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Sadiel Cuentas Antonio Gervasoni
Alvaro Ponce de León Nilo Velarde
Alvaro Zúñiga
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Musical Composition in Peru: the Generation of the 1950s.


The first attempt to establish a school for professional musical instruction in Peru dates back to the 19th century, when José Bernardo Alcedo, the author of Peru’s national anthem, presented to that nation’s congress a project for the creation of a national conservatory. However, it was not until 1908 that a similar initiative resulted in the National Academy of Music, which, in 1929 was renamed the Alcedo Academy of Music. Finally, in 1946, the Academy was converted into the National Conservatory of Music
, the name under which it still exists today.

It was in that institution, under the tutelage of the Belgian composer Andrés Sas and the German composer Rodolfo Holtzman, that around the beginning of the 20th century was born the so called “Generation of the 1950s,” which includes such composers as José Malsio, Enrique Iturriaga, Celso Garrido Lecca, Enrique Pinilla, César Bolaños and Edgar Valcárcel, among others. During the second half of the 20th century all of these composers traveled to various other countries, in a kind of diaspora that brought them in contact with the latest compositional trends of that moment.

Malsio went to the United States and between 1942 and 1946 incorporated himself into Schönberg’s group of students. Years later, between 1972 and 1973, he was director of the National Conservatory of Music.

In 1947 Iturriaga received the Duncker Lavalle National Prize for his work, “Canción y muerte de Rolando,” for voice and orchestra. In 1950 he traveled to Paris to study with Arthur Honegger. Garrido Lecca left for Chile that year to study with the Dutch composer Fré Focke, who himself had been a student of Webern. His 1967 work, “Intihuatana,” is one of the most important examples of Peruvian chamber music from the 20th century. Both composers were later directors of the National Conservatory of Music, between 1976 and 1979, and 1999 and 2002, respectively.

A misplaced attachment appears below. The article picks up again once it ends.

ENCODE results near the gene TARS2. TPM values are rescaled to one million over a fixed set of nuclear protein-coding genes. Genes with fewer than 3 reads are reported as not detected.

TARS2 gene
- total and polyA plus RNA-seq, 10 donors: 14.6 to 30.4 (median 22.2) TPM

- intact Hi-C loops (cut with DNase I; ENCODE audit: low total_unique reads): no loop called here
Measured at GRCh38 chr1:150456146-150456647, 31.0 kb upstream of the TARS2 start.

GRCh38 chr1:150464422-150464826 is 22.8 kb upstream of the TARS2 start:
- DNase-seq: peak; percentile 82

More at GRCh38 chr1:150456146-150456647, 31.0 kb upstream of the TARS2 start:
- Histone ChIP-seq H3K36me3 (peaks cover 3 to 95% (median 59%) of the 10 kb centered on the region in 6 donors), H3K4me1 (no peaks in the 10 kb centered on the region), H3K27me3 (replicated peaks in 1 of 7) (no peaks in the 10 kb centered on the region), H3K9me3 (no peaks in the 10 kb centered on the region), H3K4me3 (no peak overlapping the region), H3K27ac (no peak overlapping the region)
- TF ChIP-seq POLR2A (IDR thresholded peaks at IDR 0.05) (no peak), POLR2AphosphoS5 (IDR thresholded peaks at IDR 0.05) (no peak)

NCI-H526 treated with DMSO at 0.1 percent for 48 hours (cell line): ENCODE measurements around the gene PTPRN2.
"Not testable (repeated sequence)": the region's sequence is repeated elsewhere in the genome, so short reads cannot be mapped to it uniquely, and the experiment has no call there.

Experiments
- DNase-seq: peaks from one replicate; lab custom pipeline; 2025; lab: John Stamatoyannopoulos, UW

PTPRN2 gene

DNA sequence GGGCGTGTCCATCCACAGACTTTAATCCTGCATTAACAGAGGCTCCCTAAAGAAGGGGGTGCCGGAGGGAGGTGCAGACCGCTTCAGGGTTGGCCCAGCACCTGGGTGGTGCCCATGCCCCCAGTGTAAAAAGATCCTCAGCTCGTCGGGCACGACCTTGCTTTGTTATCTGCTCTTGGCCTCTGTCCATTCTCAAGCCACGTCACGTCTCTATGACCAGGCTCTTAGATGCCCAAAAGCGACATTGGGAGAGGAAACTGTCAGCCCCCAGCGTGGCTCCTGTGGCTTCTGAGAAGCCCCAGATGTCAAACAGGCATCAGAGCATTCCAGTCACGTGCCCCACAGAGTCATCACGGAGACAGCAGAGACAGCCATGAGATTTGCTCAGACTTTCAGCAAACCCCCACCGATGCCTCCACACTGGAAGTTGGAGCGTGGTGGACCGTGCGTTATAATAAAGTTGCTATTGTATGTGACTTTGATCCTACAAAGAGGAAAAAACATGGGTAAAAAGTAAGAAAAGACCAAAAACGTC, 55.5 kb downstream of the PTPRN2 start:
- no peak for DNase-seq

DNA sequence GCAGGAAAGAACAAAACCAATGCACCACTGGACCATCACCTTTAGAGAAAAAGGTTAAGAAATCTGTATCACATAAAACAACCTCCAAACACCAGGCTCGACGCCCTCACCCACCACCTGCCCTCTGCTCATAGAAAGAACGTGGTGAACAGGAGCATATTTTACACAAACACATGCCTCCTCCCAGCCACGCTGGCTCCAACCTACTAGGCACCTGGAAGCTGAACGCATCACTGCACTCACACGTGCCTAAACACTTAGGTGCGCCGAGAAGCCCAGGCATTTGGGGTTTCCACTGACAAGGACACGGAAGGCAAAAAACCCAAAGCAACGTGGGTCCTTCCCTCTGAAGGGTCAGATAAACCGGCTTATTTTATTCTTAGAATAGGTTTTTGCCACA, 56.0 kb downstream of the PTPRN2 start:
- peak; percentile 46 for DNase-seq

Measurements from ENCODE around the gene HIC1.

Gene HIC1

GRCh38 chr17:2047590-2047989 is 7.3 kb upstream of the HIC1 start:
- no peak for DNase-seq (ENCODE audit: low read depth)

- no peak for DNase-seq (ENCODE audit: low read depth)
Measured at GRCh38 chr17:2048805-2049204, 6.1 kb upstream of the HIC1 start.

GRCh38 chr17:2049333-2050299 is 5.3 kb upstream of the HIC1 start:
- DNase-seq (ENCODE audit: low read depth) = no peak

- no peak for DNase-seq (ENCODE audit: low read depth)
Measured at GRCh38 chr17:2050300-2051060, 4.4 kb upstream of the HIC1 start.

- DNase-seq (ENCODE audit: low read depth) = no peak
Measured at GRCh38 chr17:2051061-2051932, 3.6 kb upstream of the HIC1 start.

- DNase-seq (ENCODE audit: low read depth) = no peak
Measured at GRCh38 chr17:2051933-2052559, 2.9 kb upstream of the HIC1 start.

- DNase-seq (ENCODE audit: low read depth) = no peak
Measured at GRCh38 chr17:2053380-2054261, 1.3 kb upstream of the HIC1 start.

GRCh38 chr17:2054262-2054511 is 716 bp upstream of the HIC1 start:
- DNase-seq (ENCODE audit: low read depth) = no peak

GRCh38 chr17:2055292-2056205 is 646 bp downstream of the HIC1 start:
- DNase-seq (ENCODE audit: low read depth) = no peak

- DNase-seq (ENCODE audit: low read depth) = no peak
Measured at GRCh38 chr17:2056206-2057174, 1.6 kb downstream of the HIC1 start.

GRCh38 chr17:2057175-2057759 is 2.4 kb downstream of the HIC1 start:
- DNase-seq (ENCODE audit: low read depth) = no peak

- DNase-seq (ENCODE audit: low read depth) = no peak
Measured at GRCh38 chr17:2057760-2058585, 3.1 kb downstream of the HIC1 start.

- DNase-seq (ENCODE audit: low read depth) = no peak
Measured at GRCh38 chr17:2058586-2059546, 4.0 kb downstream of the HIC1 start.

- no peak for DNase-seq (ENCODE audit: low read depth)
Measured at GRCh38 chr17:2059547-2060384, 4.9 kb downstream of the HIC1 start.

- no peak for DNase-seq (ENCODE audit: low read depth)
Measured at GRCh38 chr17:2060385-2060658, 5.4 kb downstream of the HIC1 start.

Bolaños is considered one of the pioneers in the area of electronic music in Latin America. In 1957 he realized studies in the Manhattan School of Music where he met Alberto Ginastera. Later, in 1963, he received a scholarship from the Torcuato di Tella Latin American Institute of High Musical Studies, where he had under his responsibility the design and construction of a laboratory for electronic composition. Upon his return to Peru in 1973 he dedicated himself completely to musicological research.

Valcárcel received a Guggenheim scholarship in 1966 and another in 1968 that permitted him to study in the Electronic Music Center of Columbia University in New York. He was later twice director of the National Conservatory, from 1979 to 1984, and later from 1991 to 1993.

Other important composers of this generation are Leopoldo La Rosa, Olga Pozzi Escot and Francisco Pulgar Vidal. La Rosa was in Europe between 1953 and 1960, where he was perfecting his skills as an organist and orchestral conductor. Pozzi Escot pursued studies in the Juilliard School of Music and in the Musikhochschule of Hamburg, and later taught composition at Tanglewood. Pulgar Vidal travelled to Colombia in 1957 and studied the fugue and twelve-tone techniques with the Colombian composer Roberto Pinedo Duque. Pulgar Vidal was the recipient of a number of important awards. His work, “Tres poemas líricos,” for a cappella choir, is one of the most important and well-known compositions within Peruvian choral literature.

Contributed by Antonio Gervasoni.

For more information about the music of this country, including links to conservatories, university music departments and other institutes and organizations, please see our country resource page for Peru.

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